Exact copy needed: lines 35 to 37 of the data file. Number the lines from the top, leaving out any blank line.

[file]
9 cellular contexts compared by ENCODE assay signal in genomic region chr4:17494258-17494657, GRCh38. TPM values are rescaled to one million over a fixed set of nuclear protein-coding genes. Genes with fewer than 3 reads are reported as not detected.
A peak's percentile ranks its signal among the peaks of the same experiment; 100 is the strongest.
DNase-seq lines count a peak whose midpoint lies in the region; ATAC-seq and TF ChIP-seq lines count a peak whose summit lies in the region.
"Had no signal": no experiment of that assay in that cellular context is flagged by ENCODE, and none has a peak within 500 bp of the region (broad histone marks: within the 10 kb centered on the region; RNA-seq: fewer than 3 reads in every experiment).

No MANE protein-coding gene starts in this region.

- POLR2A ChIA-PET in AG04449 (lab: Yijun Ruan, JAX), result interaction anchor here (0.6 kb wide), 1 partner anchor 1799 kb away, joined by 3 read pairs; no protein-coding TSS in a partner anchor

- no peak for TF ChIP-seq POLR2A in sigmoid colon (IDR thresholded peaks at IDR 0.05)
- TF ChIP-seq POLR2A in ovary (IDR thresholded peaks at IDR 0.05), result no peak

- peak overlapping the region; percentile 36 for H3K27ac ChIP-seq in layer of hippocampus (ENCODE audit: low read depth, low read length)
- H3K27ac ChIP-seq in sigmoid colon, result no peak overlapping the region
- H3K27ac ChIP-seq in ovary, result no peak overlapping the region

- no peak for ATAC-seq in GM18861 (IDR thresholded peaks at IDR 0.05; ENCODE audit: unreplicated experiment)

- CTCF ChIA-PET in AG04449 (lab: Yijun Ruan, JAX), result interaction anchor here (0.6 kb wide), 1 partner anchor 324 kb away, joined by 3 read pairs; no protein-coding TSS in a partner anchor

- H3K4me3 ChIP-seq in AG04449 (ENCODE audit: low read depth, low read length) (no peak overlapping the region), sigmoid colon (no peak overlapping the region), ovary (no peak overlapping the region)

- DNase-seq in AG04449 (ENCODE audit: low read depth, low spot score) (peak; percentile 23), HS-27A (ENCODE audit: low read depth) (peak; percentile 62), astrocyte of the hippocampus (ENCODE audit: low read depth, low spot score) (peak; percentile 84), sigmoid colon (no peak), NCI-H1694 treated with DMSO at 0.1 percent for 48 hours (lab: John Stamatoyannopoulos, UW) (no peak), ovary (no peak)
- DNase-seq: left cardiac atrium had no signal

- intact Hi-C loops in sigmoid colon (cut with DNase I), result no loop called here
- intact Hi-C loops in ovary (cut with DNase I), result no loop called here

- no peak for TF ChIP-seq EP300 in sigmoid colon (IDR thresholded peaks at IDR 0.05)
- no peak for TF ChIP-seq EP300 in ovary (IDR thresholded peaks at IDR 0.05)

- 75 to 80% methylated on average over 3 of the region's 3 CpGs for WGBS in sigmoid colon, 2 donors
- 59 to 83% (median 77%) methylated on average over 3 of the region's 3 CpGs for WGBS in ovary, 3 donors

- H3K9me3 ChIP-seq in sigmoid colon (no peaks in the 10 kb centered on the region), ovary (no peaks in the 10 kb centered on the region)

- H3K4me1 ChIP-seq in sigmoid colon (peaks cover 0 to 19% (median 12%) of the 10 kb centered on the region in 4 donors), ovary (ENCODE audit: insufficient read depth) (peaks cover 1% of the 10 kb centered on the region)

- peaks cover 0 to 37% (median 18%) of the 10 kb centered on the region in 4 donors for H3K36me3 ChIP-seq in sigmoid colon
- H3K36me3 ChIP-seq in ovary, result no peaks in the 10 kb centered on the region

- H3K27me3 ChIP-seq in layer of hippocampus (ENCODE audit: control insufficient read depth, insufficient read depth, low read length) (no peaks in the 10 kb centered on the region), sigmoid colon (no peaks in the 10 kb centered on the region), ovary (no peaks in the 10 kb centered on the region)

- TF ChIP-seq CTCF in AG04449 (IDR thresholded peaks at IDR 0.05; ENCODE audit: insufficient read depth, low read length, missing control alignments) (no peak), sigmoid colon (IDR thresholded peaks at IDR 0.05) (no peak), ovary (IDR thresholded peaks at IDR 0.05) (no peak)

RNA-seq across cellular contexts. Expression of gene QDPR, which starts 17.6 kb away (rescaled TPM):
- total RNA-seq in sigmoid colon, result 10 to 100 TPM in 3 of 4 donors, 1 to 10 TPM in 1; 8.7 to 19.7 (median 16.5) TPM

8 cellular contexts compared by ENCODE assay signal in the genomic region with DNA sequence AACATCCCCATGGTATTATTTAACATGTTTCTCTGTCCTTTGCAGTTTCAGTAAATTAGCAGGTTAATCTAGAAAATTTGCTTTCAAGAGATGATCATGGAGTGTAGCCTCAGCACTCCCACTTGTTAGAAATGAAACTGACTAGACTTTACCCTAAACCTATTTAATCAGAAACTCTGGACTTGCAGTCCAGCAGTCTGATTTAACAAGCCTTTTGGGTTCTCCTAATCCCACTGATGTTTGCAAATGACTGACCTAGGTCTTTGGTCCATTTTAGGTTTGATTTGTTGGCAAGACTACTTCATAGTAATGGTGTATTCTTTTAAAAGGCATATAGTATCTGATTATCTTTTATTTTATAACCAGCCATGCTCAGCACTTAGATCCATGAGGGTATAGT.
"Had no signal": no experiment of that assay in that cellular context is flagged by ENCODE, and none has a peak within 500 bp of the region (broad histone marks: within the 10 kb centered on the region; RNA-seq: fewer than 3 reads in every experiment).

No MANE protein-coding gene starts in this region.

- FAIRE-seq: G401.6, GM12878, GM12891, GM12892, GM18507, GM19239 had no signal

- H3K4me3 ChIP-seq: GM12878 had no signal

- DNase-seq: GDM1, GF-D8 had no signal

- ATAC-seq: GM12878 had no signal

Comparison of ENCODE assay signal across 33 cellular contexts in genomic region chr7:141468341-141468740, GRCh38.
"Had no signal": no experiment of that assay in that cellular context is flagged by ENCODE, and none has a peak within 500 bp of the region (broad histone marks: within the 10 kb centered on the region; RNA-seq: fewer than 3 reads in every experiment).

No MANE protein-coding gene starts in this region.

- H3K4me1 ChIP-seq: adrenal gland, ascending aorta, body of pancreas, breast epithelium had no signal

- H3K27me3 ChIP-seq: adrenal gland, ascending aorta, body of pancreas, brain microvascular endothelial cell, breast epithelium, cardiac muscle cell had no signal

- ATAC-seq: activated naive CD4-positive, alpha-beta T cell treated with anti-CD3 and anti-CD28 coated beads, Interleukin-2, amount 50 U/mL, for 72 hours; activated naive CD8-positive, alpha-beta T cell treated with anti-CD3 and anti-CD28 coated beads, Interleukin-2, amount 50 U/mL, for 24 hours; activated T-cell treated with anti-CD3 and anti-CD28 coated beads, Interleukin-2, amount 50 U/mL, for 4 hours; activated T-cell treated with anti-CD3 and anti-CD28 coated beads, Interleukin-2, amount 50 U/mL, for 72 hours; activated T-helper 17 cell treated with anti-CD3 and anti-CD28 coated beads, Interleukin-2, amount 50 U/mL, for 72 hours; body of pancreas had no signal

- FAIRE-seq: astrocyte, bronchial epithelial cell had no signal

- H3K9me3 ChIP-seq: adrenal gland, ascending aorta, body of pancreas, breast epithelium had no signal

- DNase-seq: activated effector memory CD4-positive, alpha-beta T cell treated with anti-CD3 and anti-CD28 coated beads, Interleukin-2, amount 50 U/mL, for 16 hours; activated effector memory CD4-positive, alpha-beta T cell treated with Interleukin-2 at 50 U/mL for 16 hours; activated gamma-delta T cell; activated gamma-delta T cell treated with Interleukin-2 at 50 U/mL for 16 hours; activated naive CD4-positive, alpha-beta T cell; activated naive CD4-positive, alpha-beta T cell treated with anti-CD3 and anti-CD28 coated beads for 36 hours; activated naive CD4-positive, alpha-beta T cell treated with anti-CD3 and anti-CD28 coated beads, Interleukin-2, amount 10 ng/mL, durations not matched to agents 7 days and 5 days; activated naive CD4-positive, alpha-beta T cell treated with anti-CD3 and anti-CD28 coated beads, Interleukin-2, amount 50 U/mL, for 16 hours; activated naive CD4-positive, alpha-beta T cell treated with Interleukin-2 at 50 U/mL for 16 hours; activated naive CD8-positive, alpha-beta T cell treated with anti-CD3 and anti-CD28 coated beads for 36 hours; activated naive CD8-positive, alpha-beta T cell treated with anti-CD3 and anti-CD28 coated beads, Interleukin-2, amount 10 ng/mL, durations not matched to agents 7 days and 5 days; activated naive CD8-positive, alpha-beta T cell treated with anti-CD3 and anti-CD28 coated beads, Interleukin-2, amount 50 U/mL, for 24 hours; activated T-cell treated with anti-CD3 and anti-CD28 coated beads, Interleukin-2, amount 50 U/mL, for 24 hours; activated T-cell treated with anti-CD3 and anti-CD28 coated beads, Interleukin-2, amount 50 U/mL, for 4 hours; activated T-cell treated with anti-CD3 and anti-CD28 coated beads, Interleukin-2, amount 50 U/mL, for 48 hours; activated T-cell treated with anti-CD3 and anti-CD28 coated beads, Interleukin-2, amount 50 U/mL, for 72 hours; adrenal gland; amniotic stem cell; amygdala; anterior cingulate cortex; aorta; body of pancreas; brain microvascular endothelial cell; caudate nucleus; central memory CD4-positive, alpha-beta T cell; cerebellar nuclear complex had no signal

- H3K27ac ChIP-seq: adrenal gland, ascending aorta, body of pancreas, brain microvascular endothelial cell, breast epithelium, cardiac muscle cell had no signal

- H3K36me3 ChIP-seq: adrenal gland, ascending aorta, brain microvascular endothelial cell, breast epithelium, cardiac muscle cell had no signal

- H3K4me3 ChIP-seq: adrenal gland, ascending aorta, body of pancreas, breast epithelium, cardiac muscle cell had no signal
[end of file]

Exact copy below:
- H3K4me3 ChIP-seq: GM12878 had no signal

- DNase-seq: GDM1, GF-D8 had no signal

- ATAC-seq: GM12878 had no signal